I think another piece of compelling evidence is the incredible fine-tuning of the universe as a whole. In fact, the constants are tuned as precisely as hitting a bulls-eye at the other end of the universe. If just one or two of these laws were varied then atoms couldn’t form. When you consider that some of these leading evolutionary cosmologists suggest that multiple universes may exist, it’s even more amazing that we just happen to live in the universe with the right conditions. Their assumption actually concedes the point that our universe is incredibly unusual and that it wouldn’t arise by chance. So, in fact, the evolutionists are actually confirming that our universe bears all the marks of design by a greater intelligence. 

Richard Dawkins has admitted that his theory of naturalistic evolution is not watertight and has many unsolved mysteries. What are the main difficulties with which scientists like him struggle in attributing the origin of human life to evolution? 

Dawkins has admitted he is, as yet, unable to solve the problem of the origin of life. He also admits that the origin of sexual reproduction is a big mystery to him. He says that one day he might pluck up the courage to solve it. He cannot explain how the first sexual being actually arose and how it mated with another creature of its own kind.

There are other significant difficulties that evolutionists face such as the origin of human language and the existence of morality and ethics. If, according to evolutionists, we are essentially animals, how do we explain the notions of right and wrong that are universally accepted? Evolutionists can’t really justify morality on their own terms. They do talk about certain things having survival advantages, but right and wrong mean nothing in the evolutionary scheme. For instance, two evolutionists wrote a book suggesting that rape was simply a way of men propagating their genes. When one of them was challenged in an interview about the morality of his position, he had no way of explaining why rape would be wrong from an evolutionary point-of-view.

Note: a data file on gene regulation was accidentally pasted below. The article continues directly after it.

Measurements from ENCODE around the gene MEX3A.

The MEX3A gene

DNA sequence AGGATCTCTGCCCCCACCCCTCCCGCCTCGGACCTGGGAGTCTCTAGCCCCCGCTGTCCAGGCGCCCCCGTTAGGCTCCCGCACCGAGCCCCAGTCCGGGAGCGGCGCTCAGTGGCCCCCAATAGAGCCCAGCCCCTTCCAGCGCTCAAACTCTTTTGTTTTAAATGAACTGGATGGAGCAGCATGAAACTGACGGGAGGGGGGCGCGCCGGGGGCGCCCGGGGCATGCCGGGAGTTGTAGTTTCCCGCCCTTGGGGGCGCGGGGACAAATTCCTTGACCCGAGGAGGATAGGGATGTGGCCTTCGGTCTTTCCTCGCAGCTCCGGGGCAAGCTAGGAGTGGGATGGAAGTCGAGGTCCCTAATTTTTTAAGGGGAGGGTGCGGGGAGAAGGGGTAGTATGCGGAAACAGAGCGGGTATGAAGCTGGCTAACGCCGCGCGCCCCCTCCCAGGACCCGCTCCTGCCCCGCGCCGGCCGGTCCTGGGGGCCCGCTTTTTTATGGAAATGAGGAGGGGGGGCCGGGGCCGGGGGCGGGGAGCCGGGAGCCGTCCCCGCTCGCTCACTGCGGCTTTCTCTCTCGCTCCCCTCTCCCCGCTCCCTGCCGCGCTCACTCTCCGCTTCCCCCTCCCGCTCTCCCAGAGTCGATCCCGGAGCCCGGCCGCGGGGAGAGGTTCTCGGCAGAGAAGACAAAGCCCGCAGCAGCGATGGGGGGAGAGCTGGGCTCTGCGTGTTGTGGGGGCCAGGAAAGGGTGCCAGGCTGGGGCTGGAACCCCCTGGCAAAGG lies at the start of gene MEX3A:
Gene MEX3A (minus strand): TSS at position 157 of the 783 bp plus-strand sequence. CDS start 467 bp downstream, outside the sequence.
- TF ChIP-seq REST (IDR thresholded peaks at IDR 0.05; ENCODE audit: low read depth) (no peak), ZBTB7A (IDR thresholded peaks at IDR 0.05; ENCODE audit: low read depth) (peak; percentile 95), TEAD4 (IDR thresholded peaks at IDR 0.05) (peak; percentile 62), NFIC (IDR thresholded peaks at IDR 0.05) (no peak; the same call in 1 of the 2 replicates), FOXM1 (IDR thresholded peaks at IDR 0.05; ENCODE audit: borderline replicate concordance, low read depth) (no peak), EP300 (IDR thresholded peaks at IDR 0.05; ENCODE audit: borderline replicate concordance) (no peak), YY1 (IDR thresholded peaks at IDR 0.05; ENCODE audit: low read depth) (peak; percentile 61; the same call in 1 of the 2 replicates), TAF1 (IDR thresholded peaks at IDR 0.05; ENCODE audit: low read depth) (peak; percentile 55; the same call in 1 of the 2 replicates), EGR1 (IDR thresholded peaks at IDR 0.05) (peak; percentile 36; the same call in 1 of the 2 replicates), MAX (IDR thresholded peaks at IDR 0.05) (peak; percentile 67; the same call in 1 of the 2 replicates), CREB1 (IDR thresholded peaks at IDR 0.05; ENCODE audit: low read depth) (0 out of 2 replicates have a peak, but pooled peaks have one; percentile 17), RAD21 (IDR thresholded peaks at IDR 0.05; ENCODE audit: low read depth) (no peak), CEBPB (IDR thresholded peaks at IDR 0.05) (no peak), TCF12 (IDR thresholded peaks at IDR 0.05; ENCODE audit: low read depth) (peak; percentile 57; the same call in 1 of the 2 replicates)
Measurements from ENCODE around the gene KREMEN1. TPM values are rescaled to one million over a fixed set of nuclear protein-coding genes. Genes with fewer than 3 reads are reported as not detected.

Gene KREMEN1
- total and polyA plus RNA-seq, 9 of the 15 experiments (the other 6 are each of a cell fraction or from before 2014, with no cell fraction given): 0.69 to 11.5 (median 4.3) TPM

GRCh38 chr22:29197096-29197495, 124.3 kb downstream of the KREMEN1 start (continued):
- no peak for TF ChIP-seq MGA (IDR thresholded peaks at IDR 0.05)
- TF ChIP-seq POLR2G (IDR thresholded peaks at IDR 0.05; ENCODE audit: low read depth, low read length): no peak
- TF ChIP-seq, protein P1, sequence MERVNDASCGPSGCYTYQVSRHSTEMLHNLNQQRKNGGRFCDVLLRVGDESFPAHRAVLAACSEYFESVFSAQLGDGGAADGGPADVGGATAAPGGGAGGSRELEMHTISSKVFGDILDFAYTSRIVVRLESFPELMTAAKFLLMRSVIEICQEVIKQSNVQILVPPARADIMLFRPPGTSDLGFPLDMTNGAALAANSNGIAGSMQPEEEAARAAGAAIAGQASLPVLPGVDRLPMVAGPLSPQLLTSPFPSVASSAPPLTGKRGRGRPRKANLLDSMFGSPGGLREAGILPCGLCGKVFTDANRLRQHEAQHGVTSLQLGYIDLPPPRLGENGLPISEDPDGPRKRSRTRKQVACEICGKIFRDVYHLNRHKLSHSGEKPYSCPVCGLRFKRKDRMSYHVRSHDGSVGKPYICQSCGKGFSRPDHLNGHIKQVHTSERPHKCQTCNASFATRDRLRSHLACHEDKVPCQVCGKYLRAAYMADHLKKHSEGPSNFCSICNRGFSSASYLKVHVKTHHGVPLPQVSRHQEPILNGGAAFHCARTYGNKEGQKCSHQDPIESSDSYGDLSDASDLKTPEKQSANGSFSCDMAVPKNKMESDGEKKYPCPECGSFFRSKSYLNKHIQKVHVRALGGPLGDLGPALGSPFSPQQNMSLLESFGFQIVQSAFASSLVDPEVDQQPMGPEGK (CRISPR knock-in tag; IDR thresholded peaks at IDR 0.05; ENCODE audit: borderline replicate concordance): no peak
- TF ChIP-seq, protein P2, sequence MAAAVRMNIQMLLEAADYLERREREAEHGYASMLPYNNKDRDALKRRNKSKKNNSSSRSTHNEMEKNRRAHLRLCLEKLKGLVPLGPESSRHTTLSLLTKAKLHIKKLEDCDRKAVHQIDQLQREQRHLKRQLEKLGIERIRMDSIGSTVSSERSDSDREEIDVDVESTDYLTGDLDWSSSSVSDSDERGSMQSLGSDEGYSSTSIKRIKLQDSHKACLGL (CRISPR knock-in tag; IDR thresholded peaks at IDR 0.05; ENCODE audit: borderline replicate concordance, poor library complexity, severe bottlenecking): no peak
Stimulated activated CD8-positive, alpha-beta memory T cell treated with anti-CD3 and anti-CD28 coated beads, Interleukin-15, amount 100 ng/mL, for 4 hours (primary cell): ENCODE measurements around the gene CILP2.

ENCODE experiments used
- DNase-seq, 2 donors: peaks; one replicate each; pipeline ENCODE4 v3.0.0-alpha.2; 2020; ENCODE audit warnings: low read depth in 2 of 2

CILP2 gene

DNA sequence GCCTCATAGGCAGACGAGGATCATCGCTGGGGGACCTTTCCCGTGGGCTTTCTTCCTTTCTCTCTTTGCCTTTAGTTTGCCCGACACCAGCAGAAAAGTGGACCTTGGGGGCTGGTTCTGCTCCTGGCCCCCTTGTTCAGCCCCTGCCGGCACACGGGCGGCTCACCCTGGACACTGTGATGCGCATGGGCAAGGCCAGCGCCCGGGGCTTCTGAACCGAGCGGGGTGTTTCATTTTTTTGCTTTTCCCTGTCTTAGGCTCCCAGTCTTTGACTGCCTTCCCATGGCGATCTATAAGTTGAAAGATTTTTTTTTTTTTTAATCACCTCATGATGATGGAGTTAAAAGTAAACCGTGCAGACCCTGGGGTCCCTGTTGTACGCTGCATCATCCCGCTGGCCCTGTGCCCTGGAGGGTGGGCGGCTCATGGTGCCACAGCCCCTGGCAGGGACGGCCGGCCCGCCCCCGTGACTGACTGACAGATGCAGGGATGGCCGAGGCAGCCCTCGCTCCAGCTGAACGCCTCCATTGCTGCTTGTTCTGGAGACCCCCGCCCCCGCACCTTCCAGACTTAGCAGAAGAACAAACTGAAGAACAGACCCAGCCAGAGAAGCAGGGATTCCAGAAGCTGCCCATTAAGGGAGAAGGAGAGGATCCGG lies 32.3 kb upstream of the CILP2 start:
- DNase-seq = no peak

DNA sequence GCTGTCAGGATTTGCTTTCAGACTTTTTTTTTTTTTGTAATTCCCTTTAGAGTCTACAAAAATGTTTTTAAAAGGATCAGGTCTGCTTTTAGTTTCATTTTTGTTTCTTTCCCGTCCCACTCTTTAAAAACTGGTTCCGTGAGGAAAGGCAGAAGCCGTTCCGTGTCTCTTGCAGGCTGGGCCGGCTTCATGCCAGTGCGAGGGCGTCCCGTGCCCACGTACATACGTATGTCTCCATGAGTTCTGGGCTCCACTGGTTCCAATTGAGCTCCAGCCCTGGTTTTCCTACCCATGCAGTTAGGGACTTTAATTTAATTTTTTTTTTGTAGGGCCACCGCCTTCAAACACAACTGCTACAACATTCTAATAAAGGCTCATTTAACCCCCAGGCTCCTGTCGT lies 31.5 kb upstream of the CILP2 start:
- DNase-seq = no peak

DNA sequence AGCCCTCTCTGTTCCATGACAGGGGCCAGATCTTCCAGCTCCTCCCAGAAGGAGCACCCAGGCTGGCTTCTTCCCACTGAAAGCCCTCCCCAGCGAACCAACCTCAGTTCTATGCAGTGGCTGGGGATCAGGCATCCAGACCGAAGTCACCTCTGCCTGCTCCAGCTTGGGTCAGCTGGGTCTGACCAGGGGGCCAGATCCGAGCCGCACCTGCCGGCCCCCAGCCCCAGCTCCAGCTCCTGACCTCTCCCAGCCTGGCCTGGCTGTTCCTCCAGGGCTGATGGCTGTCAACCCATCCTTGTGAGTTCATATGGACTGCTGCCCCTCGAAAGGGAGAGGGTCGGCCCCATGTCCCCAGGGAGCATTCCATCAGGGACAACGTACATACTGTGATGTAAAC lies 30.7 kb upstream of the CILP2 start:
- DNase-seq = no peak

Do modern discoveries about the genetic code help us to determine which is the better model—creation or evolution? 

Yes, I believe that recent discoveries about the nature of the genetic code point strongly to the existence of a Designer. The reason for this is that our genes consist of multiple codes and these codes can only come from an intelligent source. Just as language and computers operate on various codes, so do the basic building blocks of life. Our DNA contains complex codes which are read by enormously complex machines.  

One problem for evolutionists is that the instructions that create these machines are on the DNA itself. The DNA is meaningless without these decoding machines and, to add to the complexity, you can’t build the decoding machines without the instructions on the DNA. 

Furthermore, not only is there a main genetic code, but there are other codes that overlay it. So, our DNA has at least three different codes on it. It’s hard to think of a sequence of letters that could make sense in English and in French, as well as making sense backwards and by skipping every other letter. However, that’s the sort of thing that we have in our DNA sequence, which means that it makes sense in several different languages. And that’s why we can have 20,000 genes coding for 100,000 proteins, because we’ve got these codes upon codes to enable this to happen. 

So the likelihood of it happening by chance is just non-existent? 

I think even one code by chance is almost non-existent, but codes upon codes makes it inconceivable.  

The interview is continued here.

Jonathan Sarfati obtained a PhD in physical chemistry at Victoria University, Wellington. He now lives in Atlanta in the USA and works as a research scientist, speaker and editorial consultant for Creation Ministries International. This article was printed in AP magazine of the Presbyterian Church of Australia and is republished here with permission.